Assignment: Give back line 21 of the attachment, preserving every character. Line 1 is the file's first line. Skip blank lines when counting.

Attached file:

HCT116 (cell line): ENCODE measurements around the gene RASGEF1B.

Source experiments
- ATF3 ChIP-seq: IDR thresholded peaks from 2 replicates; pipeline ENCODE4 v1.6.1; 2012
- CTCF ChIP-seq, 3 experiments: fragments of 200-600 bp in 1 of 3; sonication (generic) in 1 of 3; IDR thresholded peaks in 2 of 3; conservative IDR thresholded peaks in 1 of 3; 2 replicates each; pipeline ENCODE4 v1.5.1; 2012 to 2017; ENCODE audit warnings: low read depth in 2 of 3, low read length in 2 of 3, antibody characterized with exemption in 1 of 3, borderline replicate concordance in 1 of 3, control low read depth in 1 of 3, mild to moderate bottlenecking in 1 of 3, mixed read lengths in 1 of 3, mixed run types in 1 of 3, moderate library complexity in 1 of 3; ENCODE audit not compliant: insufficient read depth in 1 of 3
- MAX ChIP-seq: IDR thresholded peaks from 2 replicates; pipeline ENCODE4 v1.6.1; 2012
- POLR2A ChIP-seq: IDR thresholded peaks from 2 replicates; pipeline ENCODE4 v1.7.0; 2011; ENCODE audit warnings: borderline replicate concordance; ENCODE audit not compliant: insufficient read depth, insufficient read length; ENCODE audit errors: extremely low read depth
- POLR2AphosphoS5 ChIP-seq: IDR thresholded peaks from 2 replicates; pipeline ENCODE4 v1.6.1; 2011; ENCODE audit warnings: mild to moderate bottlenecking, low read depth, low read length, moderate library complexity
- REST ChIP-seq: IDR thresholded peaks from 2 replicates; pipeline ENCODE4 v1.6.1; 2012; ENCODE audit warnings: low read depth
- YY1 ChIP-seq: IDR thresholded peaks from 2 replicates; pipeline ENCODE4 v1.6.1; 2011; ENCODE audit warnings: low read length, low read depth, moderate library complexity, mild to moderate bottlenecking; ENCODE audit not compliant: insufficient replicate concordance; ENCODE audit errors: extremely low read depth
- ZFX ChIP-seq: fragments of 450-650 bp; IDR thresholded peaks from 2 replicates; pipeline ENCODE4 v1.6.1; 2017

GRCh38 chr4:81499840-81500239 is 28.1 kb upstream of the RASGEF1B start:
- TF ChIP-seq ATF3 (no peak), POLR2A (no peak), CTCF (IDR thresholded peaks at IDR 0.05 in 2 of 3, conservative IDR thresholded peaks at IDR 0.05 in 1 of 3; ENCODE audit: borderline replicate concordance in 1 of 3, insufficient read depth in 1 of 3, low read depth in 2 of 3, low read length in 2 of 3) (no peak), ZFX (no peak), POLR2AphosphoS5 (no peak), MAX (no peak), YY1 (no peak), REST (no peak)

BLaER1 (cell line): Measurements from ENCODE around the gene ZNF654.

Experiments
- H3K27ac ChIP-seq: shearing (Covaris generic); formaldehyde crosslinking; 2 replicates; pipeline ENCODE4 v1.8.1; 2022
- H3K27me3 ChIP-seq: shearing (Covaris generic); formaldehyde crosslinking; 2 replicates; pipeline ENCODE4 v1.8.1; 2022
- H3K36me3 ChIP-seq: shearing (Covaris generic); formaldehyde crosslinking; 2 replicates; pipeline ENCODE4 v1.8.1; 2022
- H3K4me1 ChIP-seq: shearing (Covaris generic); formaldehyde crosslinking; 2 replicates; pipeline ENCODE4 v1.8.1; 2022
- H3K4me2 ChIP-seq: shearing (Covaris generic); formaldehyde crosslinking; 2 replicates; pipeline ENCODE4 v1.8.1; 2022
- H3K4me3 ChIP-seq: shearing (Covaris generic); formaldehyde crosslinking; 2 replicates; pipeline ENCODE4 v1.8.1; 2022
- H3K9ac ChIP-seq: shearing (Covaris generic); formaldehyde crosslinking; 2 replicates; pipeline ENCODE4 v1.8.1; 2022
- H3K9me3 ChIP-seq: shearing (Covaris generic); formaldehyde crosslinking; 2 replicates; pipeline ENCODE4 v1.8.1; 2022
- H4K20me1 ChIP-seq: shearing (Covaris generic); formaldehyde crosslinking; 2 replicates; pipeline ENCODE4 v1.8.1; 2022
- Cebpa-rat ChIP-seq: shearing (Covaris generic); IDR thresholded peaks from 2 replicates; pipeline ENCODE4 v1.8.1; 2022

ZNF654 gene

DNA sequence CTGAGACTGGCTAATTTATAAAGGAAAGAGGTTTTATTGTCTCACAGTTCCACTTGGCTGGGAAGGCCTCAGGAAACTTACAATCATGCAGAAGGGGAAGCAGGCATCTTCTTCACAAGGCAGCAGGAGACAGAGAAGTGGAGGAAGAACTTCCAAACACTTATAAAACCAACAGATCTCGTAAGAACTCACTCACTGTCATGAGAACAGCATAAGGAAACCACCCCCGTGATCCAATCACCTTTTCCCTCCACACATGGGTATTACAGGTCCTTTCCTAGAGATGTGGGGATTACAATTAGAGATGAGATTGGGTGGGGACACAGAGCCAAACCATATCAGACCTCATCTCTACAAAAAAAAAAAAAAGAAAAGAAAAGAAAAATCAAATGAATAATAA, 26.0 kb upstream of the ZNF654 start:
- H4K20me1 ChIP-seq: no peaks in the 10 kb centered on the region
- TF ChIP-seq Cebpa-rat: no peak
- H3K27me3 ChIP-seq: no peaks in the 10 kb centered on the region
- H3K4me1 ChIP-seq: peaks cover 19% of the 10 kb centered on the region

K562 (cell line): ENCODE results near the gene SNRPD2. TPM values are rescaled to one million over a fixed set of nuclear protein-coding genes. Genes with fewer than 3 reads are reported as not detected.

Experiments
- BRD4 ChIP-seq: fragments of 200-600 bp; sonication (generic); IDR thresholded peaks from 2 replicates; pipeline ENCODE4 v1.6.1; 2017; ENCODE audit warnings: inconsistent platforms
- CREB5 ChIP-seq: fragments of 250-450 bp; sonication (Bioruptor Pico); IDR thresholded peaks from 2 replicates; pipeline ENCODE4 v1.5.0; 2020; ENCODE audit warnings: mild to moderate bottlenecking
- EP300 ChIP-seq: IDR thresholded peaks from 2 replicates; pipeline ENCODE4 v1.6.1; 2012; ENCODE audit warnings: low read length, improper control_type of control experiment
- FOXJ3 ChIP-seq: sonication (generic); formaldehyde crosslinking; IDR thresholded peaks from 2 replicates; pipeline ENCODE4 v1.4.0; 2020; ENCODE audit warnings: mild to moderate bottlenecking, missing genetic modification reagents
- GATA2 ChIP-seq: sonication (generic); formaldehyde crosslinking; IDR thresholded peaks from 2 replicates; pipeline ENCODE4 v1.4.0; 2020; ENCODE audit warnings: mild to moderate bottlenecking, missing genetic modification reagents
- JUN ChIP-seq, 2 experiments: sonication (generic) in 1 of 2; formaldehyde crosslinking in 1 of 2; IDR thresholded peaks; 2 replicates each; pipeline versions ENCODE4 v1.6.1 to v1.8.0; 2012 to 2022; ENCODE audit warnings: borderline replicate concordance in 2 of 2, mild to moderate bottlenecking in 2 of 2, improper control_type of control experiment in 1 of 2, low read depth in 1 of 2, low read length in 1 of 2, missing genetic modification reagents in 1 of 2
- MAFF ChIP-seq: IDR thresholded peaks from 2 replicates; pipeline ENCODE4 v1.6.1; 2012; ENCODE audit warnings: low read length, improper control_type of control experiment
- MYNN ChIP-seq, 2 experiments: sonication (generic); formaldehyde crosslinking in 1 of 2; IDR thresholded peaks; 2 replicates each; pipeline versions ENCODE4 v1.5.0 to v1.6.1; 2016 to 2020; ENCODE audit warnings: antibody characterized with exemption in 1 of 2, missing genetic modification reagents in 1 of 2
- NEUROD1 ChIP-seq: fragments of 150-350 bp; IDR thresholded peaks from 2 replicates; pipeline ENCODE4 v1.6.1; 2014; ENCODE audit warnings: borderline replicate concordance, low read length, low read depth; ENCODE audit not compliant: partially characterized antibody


- H3K9ac ChIP-seq: shearing (Covaris generic); formaldehyde crosslinking; 2 replicates; pipeline ENCODE4 v1.8.1; 2022